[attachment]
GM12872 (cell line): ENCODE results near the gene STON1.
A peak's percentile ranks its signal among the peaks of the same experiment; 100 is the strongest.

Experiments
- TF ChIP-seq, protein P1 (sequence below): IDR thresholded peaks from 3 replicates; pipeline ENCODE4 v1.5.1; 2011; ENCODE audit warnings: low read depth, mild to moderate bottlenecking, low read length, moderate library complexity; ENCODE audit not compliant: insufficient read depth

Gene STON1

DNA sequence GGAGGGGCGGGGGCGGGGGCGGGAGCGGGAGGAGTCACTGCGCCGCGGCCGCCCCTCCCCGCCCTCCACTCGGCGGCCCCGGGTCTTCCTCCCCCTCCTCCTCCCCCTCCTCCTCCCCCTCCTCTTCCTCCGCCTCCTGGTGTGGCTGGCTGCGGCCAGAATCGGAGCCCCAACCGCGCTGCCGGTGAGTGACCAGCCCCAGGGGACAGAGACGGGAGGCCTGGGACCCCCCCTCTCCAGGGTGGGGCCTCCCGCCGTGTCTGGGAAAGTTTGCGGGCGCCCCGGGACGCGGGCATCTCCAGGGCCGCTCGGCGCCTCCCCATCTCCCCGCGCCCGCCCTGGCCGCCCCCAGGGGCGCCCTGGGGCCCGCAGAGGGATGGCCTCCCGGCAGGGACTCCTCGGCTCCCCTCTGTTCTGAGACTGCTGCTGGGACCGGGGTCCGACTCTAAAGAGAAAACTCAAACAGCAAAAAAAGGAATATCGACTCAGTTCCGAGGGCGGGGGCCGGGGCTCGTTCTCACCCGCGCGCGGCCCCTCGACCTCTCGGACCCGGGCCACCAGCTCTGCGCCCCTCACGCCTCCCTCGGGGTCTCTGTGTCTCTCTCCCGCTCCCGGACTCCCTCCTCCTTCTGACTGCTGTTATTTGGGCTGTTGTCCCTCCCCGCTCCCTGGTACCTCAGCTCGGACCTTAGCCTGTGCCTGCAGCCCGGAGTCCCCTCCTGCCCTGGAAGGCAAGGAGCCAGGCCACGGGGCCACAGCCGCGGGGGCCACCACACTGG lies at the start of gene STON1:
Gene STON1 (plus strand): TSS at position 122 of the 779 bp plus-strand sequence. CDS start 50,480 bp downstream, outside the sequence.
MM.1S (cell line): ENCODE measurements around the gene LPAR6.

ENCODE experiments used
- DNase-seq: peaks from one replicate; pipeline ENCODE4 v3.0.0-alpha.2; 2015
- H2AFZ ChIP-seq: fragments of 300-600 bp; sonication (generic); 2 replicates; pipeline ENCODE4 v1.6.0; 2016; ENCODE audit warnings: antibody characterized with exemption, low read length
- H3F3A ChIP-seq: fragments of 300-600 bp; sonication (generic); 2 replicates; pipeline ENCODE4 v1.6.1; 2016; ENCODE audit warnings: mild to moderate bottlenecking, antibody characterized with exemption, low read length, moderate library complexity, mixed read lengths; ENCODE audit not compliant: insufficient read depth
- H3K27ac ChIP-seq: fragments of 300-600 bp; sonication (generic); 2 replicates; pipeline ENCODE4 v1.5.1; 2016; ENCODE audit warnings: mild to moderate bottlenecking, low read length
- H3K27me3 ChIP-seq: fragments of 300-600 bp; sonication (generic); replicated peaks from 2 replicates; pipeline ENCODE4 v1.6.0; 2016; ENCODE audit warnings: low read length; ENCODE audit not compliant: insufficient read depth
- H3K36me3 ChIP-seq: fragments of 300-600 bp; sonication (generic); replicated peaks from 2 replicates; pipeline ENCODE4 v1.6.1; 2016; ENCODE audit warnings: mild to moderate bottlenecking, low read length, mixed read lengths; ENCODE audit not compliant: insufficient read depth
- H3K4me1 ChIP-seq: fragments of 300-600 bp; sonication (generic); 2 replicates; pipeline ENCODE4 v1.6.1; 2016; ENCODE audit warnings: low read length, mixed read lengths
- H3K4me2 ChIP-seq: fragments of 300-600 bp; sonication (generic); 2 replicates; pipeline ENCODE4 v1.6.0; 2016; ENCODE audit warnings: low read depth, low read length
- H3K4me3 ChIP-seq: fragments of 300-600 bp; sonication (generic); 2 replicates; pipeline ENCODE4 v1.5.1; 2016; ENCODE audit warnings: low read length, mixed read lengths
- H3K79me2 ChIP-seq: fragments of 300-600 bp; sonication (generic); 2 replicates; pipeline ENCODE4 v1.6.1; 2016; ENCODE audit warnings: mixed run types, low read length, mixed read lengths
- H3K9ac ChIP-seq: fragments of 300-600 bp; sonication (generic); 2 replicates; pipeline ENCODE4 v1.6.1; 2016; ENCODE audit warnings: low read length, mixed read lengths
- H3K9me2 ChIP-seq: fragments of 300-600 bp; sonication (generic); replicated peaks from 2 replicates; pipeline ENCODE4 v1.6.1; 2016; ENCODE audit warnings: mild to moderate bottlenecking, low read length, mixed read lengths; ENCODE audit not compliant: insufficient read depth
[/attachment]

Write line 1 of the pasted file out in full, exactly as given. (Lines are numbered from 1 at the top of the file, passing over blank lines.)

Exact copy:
GM12872 (cell line): ENCODE results near the gene STON1.